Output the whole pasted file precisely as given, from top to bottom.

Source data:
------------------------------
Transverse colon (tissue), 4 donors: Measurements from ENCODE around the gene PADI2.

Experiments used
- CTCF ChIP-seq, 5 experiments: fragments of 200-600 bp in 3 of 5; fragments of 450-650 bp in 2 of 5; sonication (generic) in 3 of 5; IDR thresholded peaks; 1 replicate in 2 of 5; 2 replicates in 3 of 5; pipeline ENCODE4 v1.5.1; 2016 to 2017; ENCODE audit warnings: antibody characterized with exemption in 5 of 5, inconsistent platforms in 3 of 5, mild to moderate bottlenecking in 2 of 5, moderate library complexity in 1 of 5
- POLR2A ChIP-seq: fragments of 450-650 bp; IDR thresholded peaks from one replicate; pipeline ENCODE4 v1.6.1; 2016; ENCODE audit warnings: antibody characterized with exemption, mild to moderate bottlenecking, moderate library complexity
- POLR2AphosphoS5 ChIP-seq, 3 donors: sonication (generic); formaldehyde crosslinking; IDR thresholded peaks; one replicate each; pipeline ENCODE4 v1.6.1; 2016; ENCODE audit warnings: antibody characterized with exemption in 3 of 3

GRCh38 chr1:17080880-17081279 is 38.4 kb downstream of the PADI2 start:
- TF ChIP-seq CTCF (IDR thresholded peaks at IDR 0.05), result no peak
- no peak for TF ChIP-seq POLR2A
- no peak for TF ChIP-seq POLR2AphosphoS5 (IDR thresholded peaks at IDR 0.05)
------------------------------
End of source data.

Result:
Transverse colon (tissue), 4 donors: Measurements from ENCODE around the gene PADI2.

Experiments used
- CTCF ChIP-seq, 5 experiments: fragments of 200-600 bp in 3 of 5; fragments of 450-650 bp in 2 of 5; sonication (generic) in 3 of 5; IDR thresholded peaks; 1 replicate in 2 of 5; 2 replicates in 3 of 5; pipeline ENCODE4 v1.5.1; 2016 to 2017; ENCODE audit warnings: antibody characterized with exemption in 5 of 5, inconsistent platforms in 3 of 5, mild to moderate bottlenecking in 2 of 5, moderate library complexity in 1 of 5
- POLR2A ChIP-seq: fragments of 450-650 bp; IDR thresholded peaks from one replicate; pipeline ENCODE4 v1.6.1; 2016; ENCODE audit warnings: antibody characterized with exemption, mild to moderate bottlenecking, moderate library complexity
- POLR2AphosphoS5 ChIP-seq, 3 donors: sonication (generic); formaldehyde crosslinking; IDR thresholded peaks; one replicate each; pipeline ENCODE4 v1.6.1; 2016; ENCODE audit warnings: antibody characterized with exemption in 3 of 3

GRCh38 chr1:17080880-17081279 is 38.4 kb downstream of the PADI2 start:
- TF ChIP-seq CTCF (IDR thresholded peaks at IDR 0.05), result no peak
- no peak for TF ChIP-seq POLR2A
- no peak for TF ChIP-seq POLR2AphosphoS5 (IDR thresholded peaks at IDR 0.05)